Does anyone have a suggested projector at this price range?
I want to be able to watch DVD's and play video games, both console and my computer and just have it look good. More so on the DVD side.
I dunno what combo of lumens or contrast ratio or.....? I would require.
Can I get some help? Thanx.
Based on the requirements you've listed, it's hard to recommend a direction, other than stating you need a projector with VGA input for the PC, component input for the DVD, and depending on the console, S-Video or component input for console gaming.
Keep in mind that regardless of technology, the performance of the onbaoard de-interlacer important for DVDs unless you have a progressive scan DVD player. Not all presentation projectors have good de-interlacers.
Since you will be hooking up a PC, I recommend a projector with at least XGA (1024x768) resolution. A projector with this resolution will have to scale up DVD and TV signals, so the performance of the projector's scaler is important. Again, not all presentation projectors have good scalers.
Beyond that, the big issues of brightness, noise of fans, DLP vs. LCD, contrast, bulb life, etc. are not able to be addressed without more details about where and when the projector will be used, and your sensitivity to DLP rainbows or dislike of LCD screendoor effect.
If any of the terms mentioned are unknown to you, do a search in this or the *other* digital projector forum on those terms.
An LCD projector in that price range I highly recommend is the Panasonic 711XU, the projector I recently purchased for mainly DVD viewing in mixed lighting conditions.
Look at the Sony 10HT. I've heard of prices in the $3500 range. Great projector. HD capable and standard 16:9 LCD projector.
Your major constraint with any front projector you choose is the room it will go in and the ambient light levels. Sadly, if you have a large room with many windows and are picky about decor, you may well spend twice the projector budget on ambient light control.
As an example of one extreme: a single friend of mine implemented light control in a room by taping cardboard over two windows and draping one end of his room in black fabric, except for a rectangular area of painted wall he uses for a projection screen. Total cost was about $150.
Another friend wanted front projection desperately but was married and could not negotiate the light control features needed for one large sliding glass door and one window. Anything his wife would approve ended up costing more in custom draperies and metal shades than he wanted to spend on projector, ceiling mount, and pull-down screen. As in $4500 in custom window treatments. He now owns a $3000, 47-inch widescreen RPTV.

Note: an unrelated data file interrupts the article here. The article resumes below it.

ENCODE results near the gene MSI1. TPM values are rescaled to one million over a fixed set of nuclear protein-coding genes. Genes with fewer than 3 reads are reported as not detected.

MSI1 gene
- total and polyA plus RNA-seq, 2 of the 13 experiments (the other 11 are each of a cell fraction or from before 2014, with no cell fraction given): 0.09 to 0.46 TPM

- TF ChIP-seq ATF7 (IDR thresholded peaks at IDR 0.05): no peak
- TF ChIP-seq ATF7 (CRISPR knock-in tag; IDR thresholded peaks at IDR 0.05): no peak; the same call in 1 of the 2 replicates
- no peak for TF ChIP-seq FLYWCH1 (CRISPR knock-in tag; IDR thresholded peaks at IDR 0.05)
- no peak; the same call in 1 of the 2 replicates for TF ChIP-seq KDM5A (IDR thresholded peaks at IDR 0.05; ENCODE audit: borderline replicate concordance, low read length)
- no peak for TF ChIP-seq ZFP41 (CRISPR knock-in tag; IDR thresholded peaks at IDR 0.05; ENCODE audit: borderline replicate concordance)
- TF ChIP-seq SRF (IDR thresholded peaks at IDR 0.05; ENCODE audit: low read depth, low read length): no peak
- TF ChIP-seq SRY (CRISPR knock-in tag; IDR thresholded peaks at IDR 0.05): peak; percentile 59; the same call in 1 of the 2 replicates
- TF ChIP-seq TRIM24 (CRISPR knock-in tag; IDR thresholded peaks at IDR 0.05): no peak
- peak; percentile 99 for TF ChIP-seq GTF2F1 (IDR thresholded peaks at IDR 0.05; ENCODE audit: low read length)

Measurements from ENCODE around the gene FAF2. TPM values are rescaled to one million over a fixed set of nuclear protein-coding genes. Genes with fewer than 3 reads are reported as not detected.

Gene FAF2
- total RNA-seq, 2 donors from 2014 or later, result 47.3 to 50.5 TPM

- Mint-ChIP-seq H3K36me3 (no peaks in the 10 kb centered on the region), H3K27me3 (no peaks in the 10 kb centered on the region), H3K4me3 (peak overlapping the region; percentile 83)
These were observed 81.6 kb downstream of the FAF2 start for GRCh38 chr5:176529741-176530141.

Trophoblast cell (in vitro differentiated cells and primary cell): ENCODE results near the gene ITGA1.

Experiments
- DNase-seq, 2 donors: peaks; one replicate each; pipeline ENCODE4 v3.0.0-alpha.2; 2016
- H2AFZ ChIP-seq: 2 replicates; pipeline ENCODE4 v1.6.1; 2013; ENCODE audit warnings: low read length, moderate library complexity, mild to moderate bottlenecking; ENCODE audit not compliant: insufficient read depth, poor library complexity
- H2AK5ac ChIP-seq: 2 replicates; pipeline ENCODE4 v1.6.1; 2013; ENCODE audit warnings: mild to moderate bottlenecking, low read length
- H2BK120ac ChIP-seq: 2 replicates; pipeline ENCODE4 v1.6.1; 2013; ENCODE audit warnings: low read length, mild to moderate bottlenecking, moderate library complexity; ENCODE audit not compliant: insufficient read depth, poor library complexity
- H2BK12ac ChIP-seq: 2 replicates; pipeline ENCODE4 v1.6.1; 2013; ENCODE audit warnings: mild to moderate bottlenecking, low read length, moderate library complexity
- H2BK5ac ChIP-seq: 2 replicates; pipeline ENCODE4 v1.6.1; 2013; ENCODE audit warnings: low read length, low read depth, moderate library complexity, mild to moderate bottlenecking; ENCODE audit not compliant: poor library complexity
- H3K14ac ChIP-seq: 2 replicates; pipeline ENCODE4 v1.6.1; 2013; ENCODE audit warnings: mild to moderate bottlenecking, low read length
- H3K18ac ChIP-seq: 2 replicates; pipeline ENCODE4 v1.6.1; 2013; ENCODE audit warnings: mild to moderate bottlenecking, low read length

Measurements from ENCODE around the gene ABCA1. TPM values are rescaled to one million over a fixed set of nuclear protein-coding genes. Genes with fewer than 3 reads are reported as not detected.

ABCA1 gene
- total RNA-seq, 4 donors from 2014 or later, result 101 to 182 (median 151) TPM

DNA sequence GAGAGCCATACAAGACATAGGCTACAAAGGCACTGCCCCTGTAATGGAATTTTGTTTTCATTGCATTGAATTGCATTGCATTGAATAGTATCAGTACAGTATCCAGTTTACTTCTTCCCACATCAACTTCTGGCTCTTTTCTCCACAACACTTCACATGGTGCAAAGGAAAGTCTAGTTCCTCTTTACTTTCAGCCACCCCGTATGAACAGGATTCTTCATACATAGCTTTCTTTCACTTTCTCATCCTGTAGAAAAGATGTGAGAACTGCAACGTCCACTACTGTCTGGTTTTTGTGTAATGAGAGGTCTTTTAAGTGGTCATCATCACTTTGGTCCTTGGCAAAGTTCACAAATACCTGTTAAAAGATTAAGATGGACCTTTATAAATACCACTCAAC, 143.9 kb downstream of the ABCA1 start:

I was somewhere in the middle. I spent about $250 and one weekend replacing existing pulldown shades with total light-blocking equivalents, under existing draperies. I got even better light control by setting a homebuilt screen on a windowsill and over a doublewide window opposite the projector. The projector itself and the three front speakers can be toted into the garage, returning the room to it's original appearance in less than 5 minutes. The wife is still not real happy but tolerates what cannot accurately be described as a "home theater", but I can watch the projector in full daylight!
Realisticly, go into your room and darken it using what light control options you have. Now hold up a white sheet of paper - that paper is as black as any part of your screen image will ever get. Unless you have near total ambient light control, you will not be happy with the black levels. Unless you can acheive near-total light control, you are not a good front projector candidate.
I totally agree, the Panasonic PT-L711XU is a good, versatile projector. I got mine for $2825, so you'll have a little change for screen, ceiling mount, and light control.
|Originally posted by Gary McCoy
Unless you can achieve near-total light control, you are not a good front projector candidate.
Gary, although I'm sure you will disagree this is as valid an approach, I'm of the opinion there are two ways to achieve an enjoyable FP picture.
The Finesse approach:
Total light control and focus on projector contrast. Projector brightness is unimportant, and if anything, you can go too bright. Best for dedicated home theaters.
The Lightgun approach:
Total light control is not quite as important. Go for a projector with high (>1500) lumens. Perhaps use a contrast improving screen if budget permits. The contrast will not be as good, but because you have a bright, vibrant picture, it's not as noticeable. It's also more versatile for multi-use rooms and Super-Bowl parties...like being at a bar.
Basically, you trade best case performance for a slightly wider range of lighting situations. Keep in mind no projector will look good in a fully lit room. I personally am very happy trading less than perfect black levels for an 8ft picture.
Research the Mitsubishi XD200U.
Also known as XD200- search this as well.